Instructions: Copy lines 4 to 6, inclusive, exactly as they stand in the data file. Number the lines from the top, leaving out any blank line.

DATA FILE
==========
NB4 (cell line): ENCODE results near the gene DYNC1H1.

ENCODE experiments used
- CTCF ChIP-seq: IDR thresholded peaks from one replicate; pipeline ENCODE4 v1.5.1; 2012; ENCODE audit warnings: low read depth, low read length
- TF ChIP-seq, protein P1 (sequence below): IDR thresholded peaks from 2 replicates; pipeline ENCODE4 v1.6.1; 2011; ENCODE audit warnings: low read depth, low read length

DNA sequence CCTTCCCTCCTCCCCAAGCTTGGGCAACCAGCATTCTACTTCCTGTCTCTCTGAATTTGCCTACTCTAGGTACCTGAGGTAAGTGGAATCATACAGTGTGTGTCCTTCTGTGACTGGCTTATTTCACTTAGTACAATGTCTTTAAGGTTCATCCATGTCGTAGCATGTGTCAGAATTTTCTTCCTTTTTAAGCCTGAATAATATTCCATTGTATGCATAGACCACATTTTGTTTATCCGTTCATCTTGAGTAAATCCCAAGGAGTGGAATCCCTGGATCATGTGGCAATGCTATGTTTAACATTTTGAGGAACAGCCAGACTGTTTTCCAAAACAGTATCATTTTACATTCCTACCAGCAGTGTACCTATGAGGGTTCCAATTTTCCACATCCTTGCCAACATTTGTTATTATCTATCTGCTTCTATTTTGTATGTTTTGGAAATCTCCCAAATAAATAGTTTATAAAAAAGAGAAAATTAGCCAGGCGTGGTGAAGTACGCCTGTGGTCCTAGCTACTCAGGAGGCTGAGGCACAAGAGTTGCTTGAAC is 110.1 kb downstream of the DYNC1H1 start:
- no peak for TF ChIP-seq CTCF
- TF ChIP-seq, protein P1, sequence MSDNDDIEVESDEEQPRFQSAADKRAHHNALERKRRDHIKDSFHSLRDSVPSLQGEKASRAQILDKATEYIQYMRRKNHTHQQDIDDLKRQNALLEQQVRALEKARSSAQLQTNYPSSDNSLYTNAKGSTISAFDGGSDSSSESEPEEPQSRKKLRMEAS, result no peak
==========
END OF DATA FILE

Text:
- TF ChIP-seq, protein P1 (sequence below): IDR thresholded peaks from 2 replicates; pipeline ENCODE4 v1.6.1; 2011; ENCODE audit warnings: low read depth, low read length

DNA sequence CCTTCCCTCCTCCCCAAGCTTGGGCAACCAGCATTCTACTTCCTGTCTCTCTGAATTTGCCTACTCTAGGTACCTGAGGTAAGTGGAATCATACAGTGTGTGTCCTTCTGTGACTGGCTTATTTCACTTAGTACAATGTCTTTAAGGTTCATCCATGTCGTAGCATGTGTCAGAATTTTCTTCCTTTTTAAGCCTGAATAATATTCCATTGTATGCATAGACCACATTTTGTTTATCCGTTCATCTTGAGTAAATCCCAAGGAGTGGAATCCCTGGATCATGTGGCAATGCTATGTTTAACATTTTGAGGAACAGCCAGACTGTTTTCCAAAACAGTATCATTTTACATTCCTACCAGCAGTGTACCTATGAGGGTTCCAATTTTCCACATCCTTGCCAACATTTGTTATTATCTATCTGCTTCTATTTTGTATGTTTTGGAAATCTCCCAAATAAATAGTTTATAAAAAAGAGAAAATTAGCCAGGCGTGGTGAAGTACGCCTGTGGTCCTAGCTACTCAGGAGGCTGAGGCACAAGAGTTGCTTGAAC is 110.1 kb downstream of the DYNC1H1 start:
- no peak for TF ChIP-seq CTCF